From what I understand, partially based on Yevamot 47b and Rambam Hilchot Issuray Biah end of chapter 13 and beginning of chapter 14, when a potential convert first expresses an interest in converting the court attempts to dissuade her. This is learned out from how Naomi attempted to dissuade Ruth (Ruth Chapter 1). My questions are

  1. If no attempt is made to dissuade her is the conversion still valid?
  2. Where did Naomi know to do this from? Meaning is there a source in the Torah for this concept?
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    Do we learn everything straight from the Written Torah? What would make you think there would be a passage in the Written Torah that would suggest this? – ezra Jun 12 '17 at 16:03
  • @ezra otherwise it would seem to be counter-intuitive/productive. Why would someone be allowed to do anything which may in any way prevent a non-Jew from becoming a Jew? – rikitikitembo Jun 12 '17 at 16:34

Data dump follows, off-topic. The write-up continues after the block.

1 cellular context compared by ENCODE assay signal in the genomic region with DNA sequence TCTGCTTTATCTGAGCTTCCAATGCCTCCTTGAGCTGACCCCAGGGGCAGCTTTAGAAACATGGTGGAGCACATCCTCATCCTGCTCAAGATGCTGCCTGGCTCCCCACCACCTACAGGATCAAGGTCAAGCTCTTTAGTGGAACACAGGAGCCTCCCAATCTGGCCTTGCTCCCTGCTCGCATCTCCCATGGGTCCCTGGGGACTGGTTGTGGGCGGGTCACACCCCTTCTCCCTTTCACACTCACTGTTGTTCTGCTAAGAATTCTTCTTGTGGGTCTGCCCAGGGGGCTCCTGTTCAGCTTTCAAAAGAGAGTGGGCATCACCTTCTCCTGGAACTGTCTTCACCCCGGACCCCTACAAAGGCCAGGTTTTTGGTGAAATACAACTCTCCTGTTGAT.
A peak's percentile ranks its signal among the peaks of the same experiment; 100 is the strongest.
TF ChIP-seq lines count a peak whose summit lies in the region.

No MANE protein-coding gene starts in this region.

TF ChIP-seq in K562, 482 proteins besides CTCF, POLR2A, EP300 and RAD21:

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    @rikitikitembo in Orthodox Rabinnic Judaism, the literal text that appears printed in the Five Books is not the entire Law. – Robert Columbia Jun 12 '17 at 17:23
  • @RobertColumbia but is not all the law either sourced there or else clearly identified as having some other source (ie a law taught to Moshe at Sinai)? Are there other examples of a law taught by a common folk (ie not a prophet)? – rikitikitembo Jun 12 '17 at 18:14
  • There is a world of a difference between standard operating procedure and Law. Issurei Biah 13:14 says what "we do", i.e. what should be done, but it does not mention an actual obligation. – mevaqesh Jun 13 '17 at 11:56

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